BLOCKING MIX RECIPE From The New Organic Grower, by Eliot Coleman
A standard 10-quart bucket is the unit of measurement for the bulk ingredients. A standard cup measure is used for the supplementary ingredients. This recipe makes approximately 2 bushels of mix. Follow the steps in the order given.
3 buckets brown peat (standard peat moss, use a premium grade)
1⁄2 cup lime. Mix ingredients together thoroughly.
2 buckets coarse sand or perlite
3 cups base fertilizer (equal part mix blood meal, colloidal phosphate, and greensand). Mix.
1 bucket garden soil
2 buckets well-decomposed compost. Mix ingredients together thoroughly.
Sourcing out these individual items this time of the year is difficult. I checked the ingredients of seed starting mix and found it was made from approximately 80% peat moss, 19% perlite, 1% lime, and a wetting agent. So by adding some compost and using some balanced fertilizer, I am hoping to be close enough to the original recipe. I would probably be ok with most potting mixes too if I screened out the larger pieces. They usually are made from composted forest products, peat moss, perlite, and fertilizer.
I gathered my materials on the workbench in the basement which will now be my seed starting area:
I’ve been saving plastic produce and bakery containers to use a mini humidity domes:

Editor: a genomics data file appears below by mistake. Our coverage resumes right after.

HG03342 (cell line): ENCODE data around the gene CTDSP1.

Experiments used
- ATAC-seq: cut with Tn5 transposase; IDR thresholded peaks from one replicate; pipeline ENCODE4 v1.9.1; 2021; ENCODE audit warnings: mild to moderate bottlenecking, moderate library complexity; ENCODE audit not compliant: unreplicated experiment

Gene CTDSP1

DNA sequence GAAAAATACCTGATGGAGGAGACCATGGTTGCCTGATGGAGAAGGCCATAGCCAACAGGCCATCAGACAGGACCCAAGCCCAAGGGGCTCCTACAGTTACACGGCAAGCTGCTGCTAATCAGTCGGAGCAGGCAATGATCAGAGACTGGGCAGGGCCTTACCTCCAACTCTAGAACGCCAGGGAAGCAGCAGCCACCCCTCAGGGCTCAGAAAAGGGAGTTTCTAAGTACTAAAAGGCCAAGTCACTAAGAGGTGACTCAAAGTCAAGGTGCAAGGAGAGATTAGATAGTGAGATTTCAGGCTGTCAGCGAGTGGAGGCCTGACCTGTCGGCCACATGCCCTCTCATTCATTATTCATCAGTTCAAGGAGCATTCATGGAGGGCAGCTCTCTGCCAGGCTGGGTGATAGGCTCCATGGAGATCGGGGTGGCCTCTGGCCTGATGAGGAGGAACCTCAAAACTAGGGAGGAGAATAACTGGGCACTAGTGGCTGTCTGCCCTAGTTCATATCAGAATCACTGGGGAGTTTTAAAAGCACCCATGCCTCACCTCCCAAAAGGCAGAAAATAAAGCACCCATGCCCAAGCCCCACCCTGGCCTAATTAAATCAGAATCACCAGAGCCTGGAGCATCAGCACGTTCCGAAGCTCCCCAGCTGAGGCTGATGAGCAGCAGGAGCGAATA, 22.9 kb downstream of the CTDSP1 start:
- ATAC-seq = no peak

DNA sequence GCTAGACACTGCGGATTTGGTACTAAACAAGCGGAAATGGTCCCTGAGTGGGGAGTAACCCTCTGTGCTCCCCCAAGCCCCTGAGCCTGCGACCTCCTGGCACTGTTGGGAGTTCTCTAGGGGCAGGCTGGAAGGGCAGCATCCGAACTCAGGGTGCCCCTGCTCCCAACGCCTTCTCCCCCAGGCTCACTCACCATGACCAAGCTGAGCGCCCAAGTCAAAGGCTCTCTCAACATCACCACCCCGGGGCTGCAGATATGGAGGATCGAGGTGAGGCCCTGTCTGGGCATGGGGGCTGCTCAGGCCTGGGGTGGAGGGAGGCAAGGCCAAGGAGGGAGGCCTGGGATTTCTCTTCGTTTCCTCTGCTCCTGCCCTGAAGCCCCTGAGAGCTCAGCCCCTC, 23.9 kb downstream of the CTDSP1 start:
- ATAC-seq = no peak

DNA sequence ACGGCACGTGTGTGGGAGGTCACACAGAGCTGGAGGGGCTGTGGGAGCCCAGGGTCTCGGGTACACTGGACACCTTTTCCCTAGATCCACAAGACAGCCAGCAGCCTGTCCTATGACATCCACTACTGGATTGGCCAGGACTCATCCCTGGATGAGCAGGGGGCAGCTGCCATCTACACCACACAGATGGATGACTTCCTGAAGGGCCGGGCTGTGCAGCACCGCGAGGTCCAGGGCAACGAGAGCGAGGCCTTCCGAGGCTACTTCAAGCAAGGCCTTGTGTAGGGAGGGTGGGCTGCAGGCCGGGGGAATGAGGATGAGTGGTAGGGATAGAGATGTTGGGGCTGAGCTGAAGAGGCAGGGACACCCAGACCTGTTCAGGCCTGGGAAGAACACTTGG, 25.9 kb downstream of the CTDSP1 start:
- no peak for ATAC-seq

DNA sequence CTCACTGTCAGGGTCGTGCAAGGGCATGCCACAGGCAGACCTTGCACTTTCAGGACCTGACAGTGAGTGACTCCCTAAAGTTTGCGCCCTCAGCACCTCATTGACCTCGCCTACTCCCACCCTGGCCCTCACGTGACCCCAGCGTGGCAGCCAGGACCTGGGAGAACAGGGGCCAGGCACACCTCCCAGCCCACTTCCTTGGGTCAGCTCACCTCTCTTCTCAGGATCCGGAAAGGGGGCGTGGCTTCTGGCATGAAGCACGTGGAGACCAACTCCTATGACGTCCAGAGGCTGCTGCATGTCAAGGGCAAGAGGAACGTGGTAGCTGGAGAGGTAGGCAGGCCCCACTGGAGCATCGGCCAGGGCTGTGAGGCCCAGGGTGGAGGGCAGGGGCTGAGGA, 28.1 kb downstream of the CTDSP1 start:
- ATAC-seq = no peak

First I added some hot water to the seed starting mix and let it sit for a while so the peat could absorb the water:
Then I added a few handful of compost and mixed well until it seemed to be the consistency of wet cement:
Some water oozed out when I squeezed a clump of the mix together like the instructions describe:
I filled the soil block maker by first mounding the mix, then pushing the blocker into the mix firmly until it reached the bottom of the container. Then I twisted the soil block maker, lifted it up, and scrapped the excess soil level with the soil block maker:
Then I moved it to the container:
And squeezed out the blocks in a neat row of four 2x2 inch blocks:
Some turned out better than others, but any rejects were just plopped back into the mix:
Twelve blocks fit snuggly in these repurposed salad containers:
And eight in this one:
All stacked up and ready to seed: